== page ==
On December 1, Venus, Jupiter, and the Moon made this pretty formation in the sky:
Over the last week the two planets moved closer together so that they appeared no more than two degrees apart, which equates to a finger’s width when held out at arm’s length.
As they were joined by the moon on Monday night photographers around the world – from Bangkok to Kenya – captured the image.
“This certainly is an unusual coincidence for the crescent moon to be right there in the days when they are going to be closest together,” said Alan MacRobert, senior editor of Sky and Telescope magazine.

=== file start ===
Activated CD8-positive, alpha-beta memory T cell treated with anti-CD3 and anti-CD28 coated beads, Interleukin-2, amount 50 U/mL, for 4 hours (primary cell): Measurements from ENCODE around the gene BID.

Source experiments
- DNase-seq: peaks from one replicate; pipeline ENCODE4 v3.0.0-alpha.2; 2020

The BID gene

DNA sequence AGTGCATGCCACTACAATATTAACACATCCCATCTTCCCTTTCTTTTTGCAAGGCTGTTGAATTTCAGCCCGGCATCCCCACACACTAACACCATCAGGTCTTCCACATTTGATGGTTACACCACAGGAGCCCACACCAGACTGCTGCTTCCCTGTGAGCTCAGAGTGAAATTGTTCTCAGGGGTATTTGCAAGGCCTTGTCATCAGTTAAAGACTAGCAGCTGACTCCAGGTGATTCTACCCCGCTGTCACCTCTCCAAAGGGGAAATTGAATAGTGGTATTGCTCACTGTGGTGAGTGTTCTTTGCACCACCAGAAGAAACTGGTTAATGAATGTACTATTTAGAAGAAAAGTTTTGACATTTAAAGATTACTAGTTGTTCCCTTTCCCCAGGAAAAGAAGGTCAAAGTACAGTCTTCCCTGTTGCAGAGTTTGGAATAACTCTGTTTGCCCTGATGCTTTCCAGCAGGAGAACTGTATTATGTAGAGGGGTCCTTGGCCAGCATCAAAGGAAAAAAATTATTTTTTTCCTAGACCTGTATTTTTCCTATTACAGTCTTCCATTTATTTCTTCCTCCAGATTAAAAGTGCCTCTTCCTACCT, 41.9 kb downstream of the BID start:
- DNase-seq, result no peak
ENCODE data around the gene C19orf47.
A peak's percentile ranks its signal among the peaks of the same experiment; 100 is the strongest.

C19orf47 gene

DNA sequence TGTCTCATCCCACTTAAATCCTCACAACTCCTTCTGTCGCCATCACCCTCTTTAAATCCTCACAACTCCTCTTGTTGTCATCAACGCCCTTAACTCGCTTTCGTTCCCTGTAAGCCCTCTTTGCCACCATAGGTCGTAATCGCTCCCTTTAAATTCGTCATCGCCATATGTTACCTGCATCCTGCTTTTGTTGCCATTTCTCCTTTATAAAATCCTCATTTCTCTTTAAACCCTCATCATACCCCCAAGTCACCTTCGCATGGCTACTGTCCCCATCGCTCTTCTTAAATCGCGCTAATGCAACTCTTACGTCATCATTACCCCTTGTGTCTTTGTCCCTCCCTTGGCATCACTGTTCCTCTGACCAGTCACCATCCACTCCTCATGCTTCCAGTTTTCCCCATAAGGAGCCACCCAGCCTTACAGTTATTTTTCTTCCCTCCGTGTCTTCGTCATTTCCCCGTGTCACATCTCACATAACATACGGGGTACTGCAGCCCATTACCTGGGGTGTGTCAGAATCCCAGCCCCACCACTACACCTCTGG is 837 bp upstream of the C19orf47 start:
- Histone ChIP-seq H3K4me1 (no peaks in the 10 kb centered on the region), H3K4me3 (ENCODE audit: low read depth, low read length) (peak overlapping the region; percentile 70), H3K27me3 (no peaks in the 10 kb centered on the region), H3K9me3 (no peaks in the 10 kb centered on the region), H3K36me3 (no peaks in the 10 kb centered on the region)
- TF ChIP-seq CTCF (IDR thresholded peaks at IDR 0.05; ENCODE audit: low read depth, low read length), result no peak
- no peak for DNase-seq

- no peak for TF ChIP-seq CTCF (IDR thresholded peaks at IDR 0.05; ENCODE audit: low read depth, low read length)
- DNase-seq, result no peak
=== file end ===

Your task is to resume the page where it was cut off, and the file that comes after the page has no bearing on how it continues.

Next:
The moon is the brightest, closest and smallest of the three and is 252,000 miles away. Venus, the second brightest, closest and smallest, is 94 million miles away, while Jupiter is 540 million miles away.
The three celestial objects come together from time to time, but often they are too close to the sun or unite at a time when they are less visible.
The next time the three will be as close and visible as this week will be Nov 18, 2052, according to Jack Horkheimer, director of the Miami Space Transit Planetarium.
Two out of three – Venus and the crescent moon – will again be in close proximity on New Year’s Eve, Mr MacRobert said.